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As we migrate to the cloud, secured credentials are starting to become a standard in most DBAs worlds. If you don’t take the time to understand ssh keys and secured credentials, well, you’re not going to get very far in the cloud.
Now ssh keys are a way to authenticate to a host without the need for a password. Its far more secure, but takes a little time to set up and comprehension between public and private keys, along with the impact of pass phrases.
Private keys shouldn’t be shared, as anyone with access to the private key can generate and get access to your host. The Public host has a generated key that can be used to authenticate the user to another host when the key is implemented to that secondary host.
As RSA generation is the most common and what we will require here for EM13c and OPC setup, we’ll focus our post on this type of ssh key.
As the user that needs to authenticate to the secondary host or cloud provider, you’ll need to generate the key. This is a simple process on Unix and Linux and with Windows, Putty provides a great Putty Key Generator program that can be used to perform the task.
In a putty console, again, as the OS User that will need to authenticate, run the following command:
$ssh-keygen -b 2048 -t rsa
The command calls the ssh key generator, asks for the key to be in 2048 bytes, (-b) and the type, (-t) is RSA.
The command will ask for a directory to create the files, but a default .ssh directory will be used from the directory the command was issued from if none is specified.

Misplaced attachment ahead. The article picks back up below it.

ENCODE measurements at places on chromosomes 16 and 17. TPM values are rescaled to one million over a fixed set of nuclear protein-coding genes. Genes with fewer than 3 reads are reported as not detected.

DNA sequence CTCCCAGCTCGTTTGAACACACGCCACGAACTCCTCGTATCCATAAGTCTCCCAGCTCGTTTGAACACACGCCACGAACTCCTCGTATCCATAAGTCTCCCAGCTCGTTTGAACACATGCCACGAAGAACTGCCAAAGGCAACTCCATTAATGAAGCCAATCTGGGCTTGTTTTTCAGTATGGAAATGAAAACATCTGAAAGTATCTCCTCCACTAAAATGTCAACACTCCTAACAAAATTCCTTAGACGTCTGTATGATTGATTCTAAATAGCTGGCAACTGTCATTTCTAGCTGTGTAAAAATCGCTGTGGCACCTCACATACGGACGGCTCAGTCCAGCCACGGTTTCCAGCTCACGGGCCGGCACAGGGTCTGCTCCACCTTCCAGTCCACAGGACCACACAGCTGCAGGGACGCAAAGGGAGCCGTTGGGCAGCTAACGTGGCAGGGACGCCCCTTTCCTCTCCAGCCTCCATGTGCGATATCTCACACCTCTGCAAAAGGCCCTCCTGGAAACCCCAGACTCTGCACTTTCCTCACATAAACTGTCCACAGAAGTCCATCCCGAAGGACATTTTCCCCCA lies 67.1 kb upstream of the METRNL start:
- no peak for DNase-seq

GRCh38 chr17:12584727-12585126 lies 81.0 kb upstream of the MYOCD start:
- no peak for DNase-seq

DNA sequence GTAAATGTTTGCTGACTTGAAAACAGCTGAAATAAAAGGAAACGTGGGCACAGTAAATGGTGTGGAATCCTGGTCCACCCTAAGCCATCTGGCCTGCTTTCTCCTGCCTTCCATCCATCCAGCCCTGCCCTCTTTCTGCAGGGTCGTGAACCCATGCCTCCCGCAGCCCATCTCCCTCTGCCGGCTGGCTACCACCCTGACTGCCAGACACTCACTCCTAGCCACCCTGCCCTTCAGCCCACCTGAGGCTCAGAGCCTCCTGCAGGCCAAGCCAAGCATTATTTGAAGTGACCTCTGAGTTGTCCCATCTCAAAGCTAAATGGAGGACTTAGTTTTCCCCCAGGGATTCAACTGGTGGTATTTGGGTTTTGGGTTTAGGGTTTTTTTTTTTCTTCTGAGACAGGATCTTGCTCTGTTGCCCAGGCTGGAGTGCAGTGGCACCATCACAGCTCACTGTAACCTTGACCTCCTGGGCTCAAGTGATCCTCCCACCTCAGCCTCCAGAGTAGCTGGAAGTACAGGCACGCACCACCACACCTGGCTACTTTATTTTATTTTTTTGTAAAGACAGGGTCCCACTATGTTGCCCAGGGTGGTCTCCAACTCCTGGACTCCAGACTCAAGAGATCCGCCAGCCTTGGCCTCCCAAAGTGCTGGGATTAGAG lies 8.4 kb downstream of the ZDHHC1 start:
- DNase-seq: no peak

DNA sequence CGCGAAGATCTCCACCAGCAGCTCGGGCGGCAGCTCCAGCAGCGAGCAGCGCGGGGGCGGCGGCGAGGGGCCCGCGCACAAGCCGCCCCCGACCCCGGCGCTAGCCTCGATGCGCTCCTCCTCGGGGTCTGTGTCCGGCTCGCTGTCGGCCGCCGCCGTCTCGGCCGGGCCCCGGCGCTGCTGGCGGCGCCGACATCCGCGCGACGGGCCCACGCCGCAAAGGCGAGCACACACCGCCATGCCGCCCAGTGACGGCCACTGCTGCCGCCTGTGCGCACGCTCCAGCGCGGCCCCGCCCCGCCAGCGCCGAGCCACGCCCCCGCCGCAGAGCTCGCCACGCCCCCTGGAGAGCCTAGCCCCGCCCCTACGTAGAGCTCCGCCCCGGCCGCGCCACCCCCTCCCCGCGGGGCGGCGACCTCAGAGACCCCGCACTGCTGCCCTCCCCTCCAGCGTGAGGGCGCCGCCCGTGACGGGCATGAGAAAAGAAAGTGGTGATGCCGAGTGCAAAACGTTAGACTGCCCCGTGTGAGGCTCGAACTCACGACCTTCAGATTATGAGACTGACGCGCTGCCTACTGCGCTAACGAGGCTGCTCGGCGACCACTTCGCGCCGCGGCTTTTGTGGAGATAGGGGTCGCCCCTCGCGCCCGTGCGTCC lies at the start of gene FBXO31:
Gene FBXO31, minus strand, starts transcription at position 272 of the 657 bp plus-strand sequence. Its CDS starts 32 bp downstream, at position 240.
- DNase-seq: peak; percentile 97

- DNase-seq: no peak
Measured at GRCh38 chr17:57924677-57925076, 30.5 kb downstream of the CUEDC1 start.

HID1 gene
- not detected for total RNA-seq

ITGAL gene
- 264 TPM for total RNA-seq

Three files are generated:
-rw-------+ 1 oracle dba 1675 Mar 11 15:01 id_rsa -rw-r--r--+ 1 oracle dba 398 Mar 11 15:01 id_rsa.pub -rw-r--r--+ 1 oracle dba 1989 Mar 14 14:42 known_hosts
Note the read write permissions on these files and protect them as you see fit, especially the private key, (the one without an extension… :))
Now I’ve discussed how to create a named credential in my previous post, but I want to discuss how to use these keys to make sure that they’re set up correctly to log into the OPC and other hosts.
You can validate the ssh key by performing the following:
ssh -i ./id_rsa remote_OSUser@remote_hostname
If you can’t log into the remote server, your named credentials creation has an issue and you need to check for typos or incorrect key usage.
Once you create a Named Credential, the key is then added to that remote host so that no password is required to authenticate.
On that remote host, you’ll now see the .ssh folder just as you have one on your local host:
-rw------- 1 opc opc 221 Mar 15 12:46 .bash_history -rw-r--r-- 1 opc opc 18 Oct 30 2014 .bash_logout -rw-r--r-- 1 opc opc 176 Oct 30 2014 .bash_profile -rw-r--r-- 1 opc opc 124 Oct 30 2014 .bashrc -rw-r--r-- 1 opc opc 500 Oct 10 2013 .emacs drwx------ 2 opc oinstall 4096 Mar 14 17:43 .ssh
In this folder, there is only one file called “authorized_key” until you create ssh keys on the remote host and the authorized_key file has all the public keys and other ssh keys that are required to authenticate. You can also view this file and you should see the entry for the local host you created a ssh key and named credential for earlier:
ssh-rsa AAAAB3NzaC1yc2EAAAABIwAAAQEAy+LQteSnuVmxquHXrA0Vfk6Vi8I4aW/vAgmm1BNpMoIe...........== oracle@orig_hostname
This entry will match the .pub file entry on the hostname for the OS User that you generated and used for your Named Credential earlier. This is all that’s done when a named credential with an SSH key is used for a target- It simply adds this information to the authorized_key file.
I hope this short post about RSA SSH keys is beneficial in adding to your knowledge base on EM13c, cloud based authentication and other remote host authentication challenges that may require a little more explanation and until next post, keep curious.